One major thing I took away from Don's presentation is that I really should take voice lessons. I sing pretty well naturally, but to be honest, I could use some improvement in teaching others how to use their voices properly. I can correct notes and rhythms all day, but I have trouble explaining to a new singer something as simple as using head voice. If I can get with a vocal teacher, I can learn how to work with my singers more effectively.

The last thing I attended today was a Choral Repertoire session, where we sight-read through a bunch of new repertoire. I like these sessions. It's a great opportunity to scout out new music for the choir, and I enjoy sight-reading anyway. Today's session focused on music by fellow Unitarian Universalist composers. There were some real gems in there, but some of the pieces would be pretty difficult for my choir. Still, there were a couple that I'll consider ordering.

There is a worship service tonight, but I skip the evening services. I learned after my first year that I simply can't go to everything and maintain my health. Instead of attending the service, I worked out, ate dinner, and then started writing this blog article. This hotel is attached to a real gym! I was expecting the usual handful of treadmills and a stationary bike. Instead, I was delighted to find a full fledged gym. After my workout, I got a call from my best friend from high school, Mark Stanaford, who lives in the area. He's going to make reservations at an Italian place on the North Side. I have no idea where the North Side is, other than it must be north of where I am staying, but I have read that if you want truly great Italian food, the North Side is the place to go. I'm really looking forward to meeting up with Mark!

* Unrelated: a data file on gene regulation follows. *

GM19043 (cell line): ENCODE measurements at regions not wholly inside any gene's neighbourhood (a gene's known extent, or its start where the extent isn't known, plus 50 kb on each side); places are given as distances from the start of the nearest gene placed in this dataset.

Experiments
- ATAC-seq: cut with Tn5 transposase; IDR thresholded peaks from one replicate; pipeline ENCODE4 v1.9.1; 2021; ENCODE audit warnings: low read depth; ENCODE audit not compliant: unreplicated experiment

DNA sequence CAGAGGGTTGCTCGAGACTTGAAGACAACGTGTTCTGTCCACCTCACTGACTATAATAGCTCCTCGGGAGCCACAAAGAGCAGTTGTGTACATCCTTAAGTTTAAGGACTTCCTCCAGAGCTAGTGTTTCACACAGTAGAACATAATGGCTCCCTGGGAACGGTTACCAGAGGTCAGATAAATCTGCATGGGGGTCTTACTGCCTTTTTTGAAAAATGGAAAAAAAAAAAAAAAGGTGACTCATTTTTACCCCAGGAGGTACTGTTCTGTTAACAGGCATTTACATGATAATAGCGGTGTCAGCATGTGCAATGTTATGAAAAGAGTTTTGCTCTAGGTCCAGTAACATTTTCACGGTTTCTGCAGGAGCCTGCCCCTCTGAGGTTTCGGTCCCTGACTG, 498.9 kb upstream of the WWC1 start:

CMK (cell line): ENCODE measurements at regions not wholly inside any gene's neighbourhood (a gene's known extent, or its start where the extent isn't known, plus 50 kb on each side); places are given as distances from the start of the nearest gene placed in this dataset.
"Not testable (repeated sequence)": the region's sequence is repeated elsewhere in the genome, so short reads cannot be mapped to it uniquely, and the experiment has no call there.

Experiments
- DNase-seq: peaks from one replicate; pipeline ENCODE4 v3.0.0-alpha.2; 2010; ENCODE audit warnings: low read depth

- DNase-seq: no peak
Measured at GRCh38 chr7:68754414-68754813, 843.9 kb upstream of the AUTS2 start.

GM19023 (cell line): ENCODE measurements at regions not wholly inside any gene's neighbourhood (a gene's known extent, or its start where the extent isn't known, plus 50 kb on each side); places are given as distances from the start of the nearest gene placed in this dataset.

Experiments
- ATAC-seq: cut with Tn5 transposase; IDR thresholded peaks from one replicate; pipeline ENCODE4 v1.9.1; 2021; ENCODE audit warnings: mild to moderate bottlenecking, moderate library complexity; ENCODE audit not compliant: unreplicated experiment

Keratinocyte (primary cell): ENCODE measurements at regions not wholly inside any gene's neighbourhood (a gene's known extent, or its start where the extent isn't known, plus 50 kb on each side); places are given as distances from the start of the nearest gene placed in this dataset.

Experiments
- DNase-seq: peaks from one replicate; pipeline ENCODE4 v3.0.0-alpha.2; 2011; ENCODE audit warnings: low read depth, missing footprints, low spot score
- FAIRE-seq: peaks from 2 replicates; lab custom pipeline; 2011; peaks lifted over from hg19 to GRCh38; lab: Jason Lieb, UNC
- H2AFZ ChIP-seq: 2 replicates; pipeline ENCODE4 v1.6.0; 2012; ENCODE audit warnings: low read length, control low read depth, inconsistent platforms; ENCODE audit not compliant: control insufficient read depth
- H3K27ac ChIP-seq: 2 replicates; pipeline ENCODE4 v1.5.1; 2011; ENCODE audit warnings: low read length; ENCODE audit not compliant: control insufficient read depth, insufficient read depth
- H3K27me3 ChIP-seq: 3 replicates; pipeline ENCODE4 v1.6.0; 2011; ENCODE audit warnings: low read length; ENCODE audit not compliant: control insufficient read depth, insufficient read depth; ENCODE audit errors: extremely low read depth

Tomorrow will start early. Before the actual conference day begins, I'm taking part in a focus group to explore fair compensation guidelines and practices for mid-sized congregations. Then there will be a morning service, choir rehearsal, and more workshops and a choral repertoire session. I can't wait!

Wednesday, July 22, 2015

UUMN 2015 Conference, July 22

At my first UUMN Conference to two years ago, I caught a cold. At last year's conference, I had a persistent cough and couldn't participate in any of the singing. Third time's a charm, I hope. My voice is strong. I'm healthy (knock wood), and I'm ready to fully participate in the conference choir.

Today was mostly a travel day, with a big UUMN Conference meeting at the end.

You'd think that with all the touring I did when I was an Air Force musician, I'd have the traveling thing down. When I was an Air Force musician, however, I drove the truck, and I didn't think about how much I was packing. I had plenty of room in the back of the equipment truck to toss my gear. I definitely overpacked for my first two UUMN conferences, but not this year. With a carry-on and a Traveler guitar, I could skip the baggage check, and I took the train to the airport, which meant no driving at all. Yay!